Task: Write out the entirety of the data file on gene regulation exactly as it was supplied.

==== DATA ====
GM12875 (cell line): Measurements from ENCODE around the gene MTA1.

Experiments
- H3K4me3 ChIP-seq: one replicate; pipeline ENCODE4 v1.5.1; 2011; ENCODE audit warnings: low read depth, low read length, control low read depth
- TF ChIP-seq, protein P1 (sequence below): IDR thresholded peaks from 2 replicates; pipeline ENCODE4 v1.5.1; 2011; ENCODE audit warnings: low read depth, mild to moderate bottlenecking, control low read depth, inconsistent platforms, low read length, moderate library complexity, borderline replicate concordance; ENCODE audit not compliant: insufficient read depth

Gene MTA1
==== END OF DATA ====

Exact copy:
GM12875 (cell line): Measurements from ENCODE around the gene MTA1.

Experiments
- H3K4me3 ChIP-seq: one replicate; pipeline ENCODE4 v1.5.1; 2011; ENCODE audit warnings: low read depth, low read length, control low read depth
- TF ChIP-seq, protein P1 (sequence below): IDR thresholded peaks from 2 replicates; pipeline ENCODE4 v1.5.1; 2011; ENCODE audit warnings: low read depth, mild to moderate bottlenecking, control low read depth, inconsistent platforms, low read length, moderate library complexity, borderline replicate concordance; ENCODE audit not compliant: insufficient read depth

Gene MTA1